- Only the IRA trustee can transfer gift amounts to a qualified organization. If IRA owners withdraw funds and then contribute them to charity separately, amounts withdrawn will be included in the donor’s gross income.
- No charitable deductions are allowed, but gift amounts will not be included in donors’ incomes.
- IRA gifts may not exceed $100,000. The “ceilings” on contribution deductions (50% of adjusted gross income for cash, 30% of AGI for long-term capital gain property) do not apply to IRA gifts.
- Transfers are not permitted to donor advised funds, private foundations or supporting organizations.
- IRA gifts cannot be made to charitable remainder trusts or other “life income gift” arrangements.
To make an IRA gift, just contact the trustee of your account. Please call our office if you plan to make a gift from your IRA so we can ensure proper transfer of your gift and provide the substantiation you’ll need.
IRA Gifts Have Special Appeal for:
- Donors who have an IRA and are over the age of 70½. Other retirement accounts, such as 401(k) plans, are not eligible, although it may be possible to roll over these plans into IRAs and then make qualified IRA gifts.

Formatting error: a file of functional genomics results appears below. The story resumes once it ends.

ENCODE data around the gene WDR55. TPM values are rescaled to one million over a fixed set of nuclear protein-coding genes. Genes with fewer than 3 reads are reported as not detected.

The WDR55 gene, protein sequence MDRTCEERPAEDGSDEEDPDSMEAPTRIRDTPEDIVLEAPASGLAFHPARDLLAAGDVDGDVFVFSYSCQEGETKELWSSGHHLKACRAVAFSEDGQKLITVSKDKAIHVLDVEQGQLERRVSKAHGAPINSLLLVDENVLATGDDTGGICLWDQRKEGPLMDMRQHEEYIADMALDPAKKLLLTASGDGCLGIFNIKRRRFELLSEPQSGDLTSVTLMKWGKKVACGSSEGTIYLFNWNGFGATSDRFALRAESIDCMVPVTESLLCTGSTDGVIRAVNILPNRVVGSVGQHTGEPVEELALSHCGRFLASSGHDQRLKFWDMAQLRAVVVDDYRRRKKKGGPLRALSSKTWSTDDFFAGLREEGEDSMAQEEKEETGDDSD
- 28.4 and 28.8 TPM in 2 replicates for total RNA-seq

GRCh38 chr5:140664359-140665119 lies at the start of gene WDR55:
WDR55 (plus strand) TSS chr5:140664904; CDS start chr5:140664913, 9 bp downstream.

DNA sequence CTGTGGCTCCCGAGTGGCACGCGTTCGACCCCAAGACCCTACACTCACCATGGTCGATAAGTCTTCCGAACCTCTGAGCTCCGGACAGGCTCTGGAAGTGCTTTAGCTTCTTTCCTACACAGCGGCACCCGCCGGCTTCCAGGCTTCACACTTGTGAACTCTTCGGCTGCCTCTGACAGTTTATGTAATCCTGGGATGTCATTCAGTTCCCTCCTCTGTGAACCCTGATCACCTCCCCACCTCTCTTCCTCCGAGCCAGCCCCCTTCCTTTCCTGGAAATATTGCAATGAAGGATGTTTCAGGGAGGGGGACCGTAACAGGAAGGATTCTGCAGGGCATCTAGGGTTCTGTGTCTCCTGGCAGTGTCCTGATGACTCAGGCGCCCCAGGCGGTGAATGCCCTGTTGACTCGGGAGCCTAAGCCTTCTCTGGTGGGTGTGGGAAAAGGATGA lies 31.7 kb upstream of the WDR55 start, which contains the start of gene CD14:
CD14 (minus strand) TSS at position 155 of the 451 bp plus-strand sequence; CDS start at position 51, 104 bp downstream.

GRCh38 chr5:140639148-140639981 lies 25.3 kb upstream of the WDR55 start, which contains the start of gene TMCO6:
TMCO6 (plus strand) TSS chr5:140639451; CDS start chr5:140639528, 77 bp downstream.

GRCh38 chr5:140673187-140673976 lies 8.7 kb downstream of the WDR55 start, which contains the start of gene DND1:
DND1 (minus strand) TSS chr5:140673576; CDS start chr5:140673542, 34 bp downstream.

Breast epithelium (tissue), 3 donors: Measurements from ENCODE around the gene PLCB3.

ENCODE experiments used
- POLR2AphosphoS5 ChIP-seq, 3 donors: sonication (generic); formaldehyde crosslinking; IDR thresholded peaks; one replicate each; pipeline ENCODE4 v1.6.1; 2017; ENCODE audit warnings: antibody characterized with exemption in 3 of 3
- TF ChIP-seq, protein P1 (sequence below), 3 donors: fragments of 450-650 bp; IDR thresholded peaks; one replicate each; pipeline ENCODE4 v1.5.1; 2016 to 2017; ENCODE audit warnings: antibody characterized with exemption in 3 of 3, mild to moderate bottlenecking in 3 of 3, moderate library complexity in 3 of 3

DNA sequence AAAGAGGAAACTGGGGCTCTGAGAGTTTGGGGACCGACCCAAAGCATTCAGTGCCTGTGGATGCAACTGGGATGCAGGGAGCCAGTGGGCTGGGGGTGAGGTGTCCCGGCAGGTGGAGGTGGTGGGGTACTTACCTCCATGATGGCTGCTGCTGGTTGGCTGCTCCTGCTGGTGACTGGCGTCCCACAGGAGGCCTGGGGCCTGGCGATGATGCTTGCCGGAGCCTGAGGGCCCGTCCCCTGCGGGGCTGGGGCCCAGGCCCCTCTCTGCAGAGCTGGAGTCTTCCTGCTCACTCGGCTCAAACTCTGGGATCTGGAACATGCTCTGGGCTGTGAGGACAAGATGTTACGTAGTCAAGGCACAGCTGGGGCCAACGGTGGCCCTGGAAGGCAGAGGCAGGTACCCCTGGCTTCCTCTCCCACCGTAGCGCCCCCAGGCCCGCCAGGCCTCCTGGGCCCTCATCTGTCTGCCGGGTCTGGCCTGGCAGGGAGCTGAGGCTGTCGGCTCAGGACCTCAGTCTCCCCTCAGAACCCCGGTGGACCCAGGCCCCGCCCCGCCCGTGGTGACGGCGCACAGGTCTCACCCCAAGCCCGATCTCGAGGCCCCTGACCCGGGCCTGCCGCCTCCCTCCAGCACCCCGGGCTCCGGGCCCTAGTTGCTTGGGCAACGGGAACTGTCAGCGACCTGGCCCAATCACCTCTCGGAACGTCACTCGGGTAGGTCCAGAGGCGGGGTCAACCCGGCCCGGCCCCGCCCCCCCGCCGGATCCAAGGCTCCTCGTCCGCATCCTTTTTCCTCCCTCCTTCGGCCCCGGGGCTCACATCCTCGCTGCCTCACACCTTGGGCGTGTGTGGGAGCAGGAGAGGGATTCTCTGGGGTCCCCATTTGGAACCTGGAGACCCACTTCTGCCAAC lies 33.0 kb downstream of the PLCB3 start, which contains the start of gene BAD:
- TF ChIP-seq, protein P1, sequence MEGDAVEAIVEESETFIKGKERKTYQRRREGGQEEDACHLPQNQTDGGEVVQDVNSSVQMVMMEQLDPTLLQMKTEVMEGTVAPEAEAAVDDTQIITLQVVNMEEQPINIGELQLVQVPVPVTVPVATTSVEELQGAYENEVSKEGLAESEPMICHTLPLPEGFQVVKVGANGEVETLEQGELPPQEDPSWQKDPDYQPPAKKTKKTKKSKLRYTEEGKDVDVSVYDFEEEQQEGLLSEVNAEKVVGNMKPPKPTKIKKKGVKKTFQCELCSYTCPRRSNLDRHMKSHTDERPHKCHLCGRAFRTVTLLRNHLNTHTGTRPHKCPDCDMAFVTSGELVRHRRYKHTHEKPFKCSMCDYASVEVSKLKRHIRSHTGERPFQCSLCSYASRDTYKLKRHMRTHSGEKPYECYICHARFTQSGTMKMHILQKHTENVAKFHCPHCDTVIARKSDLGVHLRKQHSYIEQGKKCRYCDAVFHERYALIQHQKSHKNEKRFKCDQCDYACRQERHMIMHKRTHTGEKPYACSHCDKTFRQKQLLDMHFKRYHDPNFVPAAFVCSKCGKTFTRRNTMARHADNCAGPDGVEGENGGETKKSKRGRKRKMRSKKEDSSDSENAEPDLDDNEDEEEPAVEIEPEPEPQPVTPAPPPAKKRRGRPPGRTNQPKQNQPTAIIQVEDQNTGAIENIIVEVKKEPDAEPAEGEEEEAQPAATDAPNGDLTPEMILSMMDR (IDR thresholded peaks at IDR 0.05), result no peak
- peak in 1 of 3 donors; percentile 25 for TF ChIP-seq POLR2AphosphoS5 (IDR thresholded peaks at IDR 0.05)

- Donors who use the standard deduction. Income tax deductions are not available for IRA contributions, but gifts are exempt from all federal taxes, which may be important to donors who do not itemize their deductions. IRA gifts make a detour around the tax collector, so donors who don’t itemize won’t need a charitable deduction to offset taxes.
- Friends who wish to avoid tax on required minimum distributions. IRA gifts will count toward the minimum distributions required of individuals over age 70½ and reduce their taxes. Important: this tax break generally won’t be available if you have already received your minimum distribution for the year. Be sure to make your IRA gift before taking a required distribution.
- People who want to reduce taxes on their estates. IRAs are subject to both income taxes and estate taxes after the owner dies, resulting in overall taxes of 60% or more. Making qualified IRA gifts avoids these taxes.
- Donors who can’t deduct all their contributions. The most a person can deduct for charitable gifts in any year is 50% of AGI (excess deductions can be carried over for up to five years). But gifts made directly from IRAs aren’t considered under this 50% limitation, which allows extra tax benefits for friends who wish to make large gifts this year.
Are You Too Young for IRA Giving?
For many years, advisers have been telling people that retirement accounts are the very best thing to leave to worthwhile organizations in their estate plans. A combination of death taxes and state and federal income taxes can take 60% or more of the retirement accounts of many people at death, leaving little remaining for heirs.
People of any age can name us as partial or 100% death beneficiary of an IRA, 401(k) or 403(b) plan or other retirement account and avoid taxes. You also can leave your retirement account to a trust that will pay income for life to a spouse or family member, with later benefit for our programs. Contact us for full details.